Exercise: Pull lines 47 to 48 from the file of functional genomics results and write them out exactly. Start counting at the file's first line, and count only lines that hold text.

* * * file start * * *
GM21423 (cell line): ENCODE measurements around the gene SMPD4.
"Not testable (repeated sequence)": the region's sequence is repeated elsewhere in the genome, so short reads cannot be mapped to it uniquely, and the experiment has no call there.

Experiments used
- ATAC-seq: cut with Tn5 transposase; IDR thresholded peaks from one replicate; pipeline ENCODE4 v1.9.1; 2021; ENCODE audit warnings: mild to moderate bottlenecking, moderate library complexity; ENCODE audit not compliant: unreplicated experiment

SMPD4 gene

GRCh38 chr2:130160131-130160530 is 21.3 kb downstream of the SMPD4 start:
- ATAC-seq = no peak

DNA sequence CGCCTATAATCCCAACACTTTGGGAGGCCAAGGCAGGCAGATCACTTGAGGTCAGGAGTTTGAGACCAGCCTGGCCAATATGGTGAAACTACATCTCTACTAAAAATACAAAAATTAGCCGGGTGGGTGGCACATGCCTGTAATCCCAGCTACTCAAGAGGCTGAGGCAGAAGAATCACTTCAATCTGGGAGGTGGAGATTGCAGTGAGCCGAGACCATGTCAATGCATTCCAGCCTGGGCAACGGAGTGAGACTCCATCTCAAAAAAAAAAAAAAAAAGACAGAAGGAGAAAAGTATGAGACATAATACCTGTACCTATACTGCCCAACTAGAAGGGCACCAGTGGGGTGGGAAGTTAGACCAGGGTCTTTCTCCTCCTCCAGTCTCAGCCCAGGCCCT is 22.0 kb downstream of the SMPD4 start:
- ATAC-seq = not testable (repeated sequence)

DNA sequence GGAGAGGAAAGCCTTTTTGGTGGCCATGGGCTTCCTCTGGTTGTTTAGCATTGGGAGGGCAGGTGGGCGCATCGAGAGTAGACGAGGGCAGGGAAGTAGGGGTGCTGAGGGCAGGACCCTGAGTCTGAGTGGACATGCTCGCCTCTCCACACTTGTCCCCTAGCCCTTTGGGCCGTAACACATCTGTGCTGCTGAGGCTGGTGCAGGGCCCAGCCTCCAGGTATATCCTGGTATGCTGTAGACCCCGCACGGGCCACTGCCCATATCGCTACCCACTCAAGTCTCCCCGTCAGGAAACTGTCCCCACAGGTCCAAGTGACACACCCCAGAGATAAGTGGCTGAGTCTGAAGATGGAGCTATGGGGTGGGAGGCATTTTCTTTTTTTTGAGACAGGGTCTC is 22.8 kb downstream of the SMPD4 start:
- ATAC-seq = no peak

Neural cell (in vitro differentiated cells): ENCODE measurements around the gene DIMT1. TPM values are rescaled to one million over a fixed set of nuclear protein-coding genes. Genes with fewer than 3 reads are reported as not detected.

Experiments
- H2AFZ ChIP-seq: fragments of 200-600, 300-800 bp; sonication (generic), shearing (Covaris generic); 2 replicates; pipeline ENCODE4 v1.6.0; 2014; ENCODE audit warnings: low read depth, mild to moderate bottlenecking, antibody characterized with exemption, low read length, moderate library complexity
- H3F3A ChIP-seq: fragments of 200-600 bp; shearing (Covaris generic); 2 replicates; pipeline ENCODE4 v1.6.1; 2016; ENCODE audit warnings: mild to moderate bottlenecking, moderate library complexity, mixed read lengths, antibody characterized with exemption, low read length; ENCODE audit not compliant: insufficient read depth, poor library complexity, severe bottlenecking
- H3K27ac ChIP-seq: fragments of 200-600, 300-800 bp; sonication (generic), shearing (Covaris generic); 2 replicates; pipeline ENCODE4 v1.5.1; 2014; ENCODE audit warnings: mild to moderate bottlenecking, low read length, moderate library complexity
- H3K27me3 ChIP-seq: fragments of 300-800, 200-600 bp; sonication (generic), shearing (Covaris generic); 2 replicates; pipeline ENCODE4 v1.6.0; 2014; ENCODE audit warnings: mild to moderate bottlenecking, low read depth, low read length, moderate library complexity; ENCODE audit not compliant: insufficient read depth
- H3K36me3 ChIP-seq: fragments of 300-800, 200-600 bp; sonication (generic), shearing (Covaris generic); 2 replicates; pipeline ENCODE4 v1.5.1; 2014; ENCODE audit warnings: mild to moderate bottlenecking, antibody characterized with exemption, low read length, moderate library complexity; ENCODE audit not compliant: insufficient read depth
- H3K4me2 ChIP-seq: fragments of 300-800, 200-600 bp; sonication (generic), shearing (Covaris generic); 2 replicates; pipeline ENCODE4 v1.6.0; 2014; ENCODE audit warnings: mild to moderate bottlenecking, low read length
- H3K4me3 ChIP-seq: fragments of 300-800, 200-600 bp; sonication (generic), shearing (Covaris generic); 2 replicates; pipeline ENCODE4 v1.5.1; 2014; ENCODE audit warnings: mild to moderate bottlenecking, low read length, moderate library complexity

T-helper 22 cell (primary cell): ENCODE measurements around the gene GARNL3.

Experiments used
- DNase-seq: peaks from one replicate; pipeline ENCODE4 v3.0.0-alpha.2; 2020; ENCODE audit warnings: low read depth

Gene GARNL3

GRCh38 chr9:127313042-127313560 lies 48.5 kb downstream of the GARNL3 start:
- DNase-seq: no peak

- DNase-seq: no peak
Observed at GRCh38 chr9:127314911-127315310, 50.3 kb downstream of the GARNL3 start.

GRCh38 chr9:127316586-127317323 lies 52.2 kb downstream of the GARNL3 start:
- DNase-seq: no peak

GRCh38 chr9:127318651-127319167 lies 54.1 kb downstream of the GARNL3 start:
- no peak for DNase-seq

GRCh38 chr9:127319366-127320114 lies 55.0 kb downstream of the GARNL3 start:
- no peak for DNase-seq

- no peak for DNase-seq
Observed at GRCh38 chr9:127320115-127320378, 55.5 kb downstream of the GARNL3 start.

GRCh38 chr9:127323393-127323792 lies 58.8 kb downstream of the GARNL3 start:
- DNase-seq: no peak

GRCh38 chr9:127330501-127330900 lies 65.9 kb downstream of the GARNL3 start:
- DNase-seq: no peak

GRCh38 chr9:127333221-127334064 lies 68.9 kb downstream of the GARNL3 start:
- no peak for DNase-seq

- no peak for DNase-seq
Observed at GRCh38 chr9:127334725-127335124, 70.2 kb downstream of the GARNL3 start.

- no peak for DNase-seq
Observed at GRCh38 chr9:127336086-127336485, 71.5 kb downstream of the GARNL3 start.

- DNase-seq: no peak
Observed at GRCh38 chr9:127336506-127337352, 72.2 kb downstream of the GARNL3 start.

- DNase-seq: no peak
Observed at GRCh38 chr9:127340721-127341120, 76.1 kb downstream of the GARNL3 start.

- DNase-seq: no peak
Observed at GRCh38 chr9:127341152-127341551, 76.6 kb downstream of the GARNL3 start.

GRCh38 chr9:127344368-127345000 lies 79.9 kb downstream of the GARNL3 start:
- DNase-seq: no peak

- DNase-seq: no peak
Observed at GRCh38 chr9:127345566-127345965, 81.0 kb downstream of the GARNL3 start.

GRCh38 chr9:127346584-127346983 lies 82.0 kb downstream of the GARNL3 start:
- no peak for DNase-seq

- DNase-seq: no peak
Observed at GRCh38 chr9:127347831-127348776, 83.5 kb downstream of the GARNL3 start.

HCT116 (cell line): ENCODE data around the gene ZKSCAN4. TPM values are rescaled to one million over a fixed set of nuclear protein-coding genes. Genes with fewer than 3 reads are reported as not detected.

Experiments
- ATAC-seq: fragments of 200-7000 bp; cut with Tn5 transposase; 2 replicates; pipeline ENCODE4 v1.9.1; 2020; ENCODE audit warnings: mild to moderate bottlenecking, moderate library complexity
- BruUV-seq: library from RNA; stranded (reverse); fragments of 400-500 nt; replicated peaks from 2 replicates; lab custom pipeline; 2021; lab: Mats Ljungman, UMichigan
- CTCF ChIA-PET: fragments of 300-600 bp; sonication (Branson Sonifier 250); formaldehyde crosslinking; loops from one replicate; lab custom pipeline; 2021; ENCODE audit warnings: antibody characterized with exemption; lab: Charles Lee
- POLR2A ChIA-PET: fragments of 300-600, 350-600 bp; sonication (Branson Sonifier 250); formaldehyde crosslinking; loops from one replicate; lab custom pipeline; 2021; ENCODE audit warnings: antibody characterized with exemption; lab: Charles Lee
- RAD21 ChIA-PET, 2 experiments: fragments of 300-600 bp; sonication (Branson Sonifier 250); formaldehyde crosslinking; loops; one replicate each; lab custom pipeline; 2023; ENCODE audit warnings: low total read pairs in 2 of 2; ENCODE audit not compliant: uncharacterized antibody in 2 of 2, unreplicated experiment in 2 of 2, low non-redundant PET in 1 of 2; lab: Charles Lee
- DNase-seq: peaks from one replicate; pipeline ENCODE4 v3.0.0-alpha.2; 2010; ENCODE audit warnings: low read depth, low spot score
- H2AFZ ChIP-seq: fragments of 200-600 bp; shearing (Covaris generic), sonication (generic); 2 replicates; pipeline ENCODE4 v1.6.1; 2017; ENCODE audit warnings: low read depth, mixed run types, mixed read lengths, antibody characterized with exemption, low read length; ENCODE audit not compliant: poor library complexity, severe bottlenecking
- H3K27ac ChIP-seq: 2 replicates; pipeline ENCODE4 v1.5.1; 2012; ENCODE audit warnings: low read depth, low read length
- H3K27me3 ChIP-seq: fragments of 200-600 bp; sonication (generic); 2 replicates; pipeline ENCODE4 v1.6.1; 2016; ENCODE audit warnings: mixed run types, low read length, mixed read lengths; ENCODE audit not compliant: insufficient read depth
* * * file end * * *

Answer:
- DNase-seq: no peak
Observed at GRCh38 chr9:127336506-127337352, 72.2 kb downstream of the GARNL3 start.